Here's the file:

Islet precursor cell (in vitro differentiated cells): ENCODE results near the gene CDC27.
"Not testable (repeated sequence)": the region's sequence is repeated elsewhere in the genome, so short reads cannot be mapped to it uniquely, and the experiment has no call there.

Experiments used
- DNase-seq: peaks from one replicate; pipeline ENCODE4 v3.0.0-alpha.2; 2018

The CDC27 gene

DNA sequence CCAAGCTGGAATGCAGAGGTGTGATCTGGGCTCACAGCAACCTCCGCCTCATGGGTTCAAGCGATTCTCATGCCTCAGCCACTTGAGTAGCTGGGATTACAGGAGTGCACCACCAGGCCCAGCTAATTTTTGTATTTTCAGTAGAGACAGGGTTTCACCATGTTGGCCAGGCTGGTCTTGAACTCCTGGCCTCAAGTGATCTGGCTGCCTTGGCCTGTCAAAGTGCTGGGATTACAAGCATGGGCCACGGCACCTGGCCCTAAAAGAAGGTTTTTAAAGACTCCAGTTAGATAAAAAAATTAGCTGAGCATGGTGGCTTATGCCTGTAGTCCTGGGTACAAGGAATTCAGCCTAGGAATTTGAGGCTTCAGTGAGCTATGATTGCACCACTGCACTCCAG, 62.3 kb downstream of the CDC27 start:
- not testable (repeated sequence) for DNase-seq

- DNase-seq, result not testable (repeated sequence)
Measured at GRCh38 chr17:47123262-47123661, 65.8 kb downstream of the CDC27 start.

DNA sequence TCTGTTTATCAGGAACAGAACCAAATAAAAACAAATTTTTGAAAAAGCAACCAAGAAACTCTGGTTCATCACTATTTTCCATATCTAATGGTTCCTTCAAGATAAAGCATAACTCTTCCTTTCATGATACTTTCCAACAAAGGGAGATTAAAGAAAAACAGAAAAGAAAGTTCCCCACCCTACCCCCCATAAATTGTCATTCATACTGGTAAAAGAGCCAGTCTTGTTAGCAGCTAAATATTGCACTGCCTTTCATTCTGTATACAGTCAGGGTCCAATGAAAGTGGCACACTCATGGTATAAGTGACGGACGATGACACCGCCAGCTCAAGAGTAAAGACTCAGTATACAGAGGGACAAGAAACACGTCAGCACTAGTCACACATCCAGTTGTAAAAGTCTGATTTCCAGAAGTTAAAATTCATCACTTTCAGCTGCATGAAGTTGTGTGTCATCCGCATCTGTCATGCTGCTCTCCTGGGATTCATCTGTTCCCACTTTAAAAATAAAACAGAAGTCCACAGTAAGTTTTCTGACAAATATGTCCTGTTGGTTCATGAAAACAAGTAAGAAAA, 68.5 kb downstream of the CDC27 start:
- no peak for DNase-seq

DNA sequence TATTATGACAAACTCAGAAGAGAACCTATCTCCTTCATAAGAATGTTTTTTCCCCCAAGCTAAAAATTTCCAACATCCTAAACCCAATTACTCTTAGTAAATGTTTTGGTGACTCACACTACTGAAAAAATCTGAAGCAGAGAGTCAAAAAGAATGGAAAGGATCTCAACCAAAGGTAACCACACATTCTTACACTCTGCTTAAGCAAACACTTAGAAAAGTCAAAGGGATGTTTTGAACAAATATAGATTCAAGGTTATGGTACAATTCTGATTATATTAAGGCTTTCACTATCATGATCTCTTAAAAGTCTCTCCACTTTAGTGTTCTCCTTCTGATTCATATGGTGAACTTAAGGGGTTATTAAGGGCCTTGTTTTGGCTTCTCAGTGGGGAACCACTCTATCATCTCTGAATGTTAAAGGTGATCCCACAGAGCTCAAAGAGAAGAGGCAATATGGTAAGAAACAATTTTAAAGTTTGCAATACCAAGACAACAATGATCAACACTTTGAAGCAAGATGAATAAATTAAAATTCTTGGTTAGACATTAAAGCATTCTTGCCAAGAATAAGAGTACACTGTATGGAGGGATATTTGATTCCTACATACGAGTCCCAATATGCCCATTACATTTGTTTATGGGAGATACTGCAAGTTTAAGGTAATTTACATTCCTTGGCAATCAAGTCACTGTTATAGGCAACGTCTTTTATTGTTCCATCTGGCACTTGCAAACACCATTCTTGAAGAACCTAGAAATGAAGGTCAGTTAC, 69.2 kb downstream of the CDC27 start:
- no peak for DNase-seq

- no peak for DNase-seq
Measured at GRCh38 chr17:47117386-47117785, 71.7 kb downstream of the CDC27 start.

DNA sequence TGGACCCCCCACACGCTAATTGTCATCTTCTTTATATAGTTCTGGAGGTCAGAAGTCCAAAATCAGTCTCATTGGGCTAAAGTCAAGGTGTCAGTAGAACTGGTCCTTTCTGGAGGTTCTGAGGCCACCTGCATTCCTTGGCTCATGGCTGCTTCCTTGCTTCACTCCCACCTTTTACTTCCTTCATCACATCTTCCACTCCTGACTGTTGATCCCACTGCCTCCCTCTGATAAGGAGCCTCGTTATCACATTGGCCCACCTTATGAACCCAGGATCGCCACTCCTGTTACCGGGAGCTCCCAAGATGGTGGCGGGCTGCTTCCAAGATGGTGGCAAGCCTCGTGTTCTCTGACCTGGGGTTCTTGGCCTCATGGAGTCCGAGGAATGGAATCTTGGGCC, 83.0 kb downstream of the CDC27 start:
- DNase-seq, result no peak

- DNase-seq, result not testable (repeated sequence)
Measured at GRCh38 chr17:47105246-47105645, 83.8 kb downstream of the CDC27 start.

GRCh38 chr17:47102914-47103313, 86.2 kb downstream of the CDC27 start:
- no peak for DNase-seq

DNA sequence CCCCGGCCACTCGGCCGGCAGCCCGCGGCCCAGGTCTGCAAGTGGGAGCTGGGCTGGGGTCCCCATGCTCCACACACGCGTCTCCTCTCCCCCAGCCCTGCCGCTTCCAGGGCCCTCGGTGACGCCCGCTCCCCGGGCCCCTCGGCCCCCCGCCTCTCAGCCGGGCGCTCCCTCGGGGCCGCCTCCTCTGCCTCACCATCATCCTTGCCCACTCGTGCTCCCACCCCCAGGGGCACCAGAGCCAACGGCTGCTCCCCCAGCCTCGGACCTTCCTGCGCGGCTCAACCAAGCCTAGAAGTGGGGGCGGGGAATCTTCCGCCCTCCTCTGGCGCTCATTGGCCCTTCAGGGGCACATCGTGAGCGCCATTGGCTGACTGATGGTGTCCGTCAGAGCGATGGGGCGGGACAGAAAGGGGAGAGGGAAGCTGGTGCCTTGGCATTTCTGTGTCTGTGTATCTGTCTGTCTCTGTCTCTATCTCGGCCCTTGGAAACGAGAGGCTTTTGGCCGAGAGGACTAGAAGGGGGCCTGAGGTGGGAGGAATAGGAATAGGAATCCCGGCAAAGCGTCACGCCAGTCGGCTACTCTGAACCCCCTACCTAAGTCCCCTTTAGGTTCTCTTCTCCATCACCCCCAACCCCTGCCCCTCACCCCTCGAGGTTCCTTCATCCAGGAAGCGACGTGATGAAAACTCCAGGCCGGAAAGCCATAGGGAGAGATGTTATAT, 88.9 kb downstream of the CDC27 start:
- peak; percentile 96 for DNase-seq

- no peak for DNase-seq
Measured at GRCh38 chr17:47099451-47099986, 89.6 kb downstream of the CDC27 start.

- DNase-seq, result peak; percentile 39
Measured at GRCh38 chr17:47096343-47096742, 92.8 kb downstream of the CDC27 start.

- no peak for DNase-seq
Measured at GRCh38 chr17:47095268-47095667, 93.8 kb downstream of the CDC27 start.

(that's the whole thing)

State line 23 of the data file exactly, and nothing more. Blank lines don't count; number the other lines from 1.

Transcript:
- peak; percentile 96 for DNase-seq